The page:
Snag a marketing tip from Flo. (Yes, that Flo.) – SCN Encourager

Allstate’s mayhem guy and the Geico gecko aren’t too shabby, either.

Screen Shot 2014-09-11 at 5.29.41 PMAnd they’d probably fit right in at any NSPRA or MSPRA conference.

No doubt they’d be vocal evangelists of “going bold.”

In between signing autographs and posing with us in our selfies, they’d point out that there’s a lot in common between the insurance industry and public education.

Both entities are heavily regulated, have multiple product distribution sites, rely on thousands of credentialed providers, have been around a long time, are fairly universal from state to state, and face ever-increasing pressure from competition online.

Companies in the insurance domain are challenged to differentiate themselves from the rest of their pack.

School districts in public education share a similar predicament.

Screen Shot 2014-09-11 at 5.42.04 PMFlo, Allstate’s mayhem guy, and the Geico gecko are modern day models for “going bold” and being memorable.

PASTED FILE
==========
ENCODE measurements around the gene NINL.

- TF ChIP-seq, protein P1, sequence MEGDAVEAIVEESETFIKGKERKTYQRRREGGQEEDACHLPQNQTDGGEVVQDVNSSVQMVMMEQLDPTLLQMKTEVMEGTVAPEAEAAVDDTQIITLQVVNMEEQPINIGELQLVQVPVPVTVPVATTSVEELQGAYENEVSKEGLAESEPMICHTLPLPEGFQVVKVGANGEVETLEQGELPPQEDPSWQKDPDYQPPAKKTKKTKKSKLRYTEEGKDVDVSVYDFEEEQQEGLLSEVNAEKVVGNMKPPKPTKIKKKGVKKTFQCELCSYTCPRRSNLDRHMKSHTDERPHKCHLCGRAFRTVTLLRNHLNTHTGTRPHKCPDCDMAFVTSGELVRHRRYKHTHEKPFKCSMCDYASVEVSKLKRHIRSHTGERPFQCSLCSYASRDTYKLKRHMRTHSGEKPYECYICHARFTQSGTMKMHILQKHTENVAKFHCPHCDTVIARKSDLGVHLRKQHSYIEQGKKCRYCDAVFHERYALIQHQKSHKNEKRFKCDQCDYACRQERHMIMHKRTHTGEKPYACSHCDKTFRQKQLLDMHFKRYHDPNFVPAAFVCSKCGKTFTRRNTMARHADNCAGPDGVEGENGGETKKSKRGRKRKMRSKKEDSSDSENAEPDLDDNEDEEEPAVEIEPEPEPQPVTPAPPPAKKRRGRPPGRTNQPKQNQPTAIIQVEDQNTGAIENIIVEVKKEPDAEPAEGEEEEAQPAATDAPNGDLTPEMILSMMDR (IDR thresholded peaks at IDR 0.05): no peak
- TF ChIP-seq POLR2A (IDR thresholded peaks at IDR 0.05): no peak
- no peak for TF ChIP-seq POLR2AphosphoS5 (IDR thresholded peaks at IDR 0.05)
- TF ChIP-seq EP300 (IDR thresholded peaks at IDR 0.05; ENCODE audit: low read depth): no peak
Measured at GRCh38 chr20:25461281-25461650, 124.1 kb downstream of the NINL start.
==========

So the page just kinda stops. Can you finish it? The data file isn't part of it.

Okay – consistency and a massive marketing budget give them a boost – but these three company mascots have cut through the communications fog better than most.

They have fans and followers out the wazoo on social media and they’re not even real.

I have about 1/zillionth of their following… and I’m a living, breathing, real person!

There’s a lesson here (I think), but it’s too depressing for me to contemplate.

Anyway, the question on my mind is this.

Are we willing to be as bold and “out there” as boring insurance companies are willing to be?

And, if so, how?

I wish I had a good answer.

Screen Shot 2014-09-11 at 5.36.43 PMFor starters. it seems like private sector marketers typically tap into a deeper reservoir of chutzpah than we do.

Consider the brightly painted sign I saw outside of a local tire shop.

It read:  Change your life! Change your tires! Right here.

Dang, I’ve always thought that along with our homes and places of faith, our schools were the true life changers.

It never occurred to me that I could find meaning and inner peace at a tire shop.

This all has me wondering if I’m as bold in promoting my district as the tire shop is in promoting its tires.

And please don’t think I’m picking on the tire shop.

I’m just asking – Who’s the bolder marketer?

With Cindy and three daughters all zipping around from here to there in their cars, I’ve got to cut the tire shop some slack.

I’d hate to tell you how many times I’ve had to call it for help over the years.

So I’m leaving the boldness up to you.


carFRI 091214

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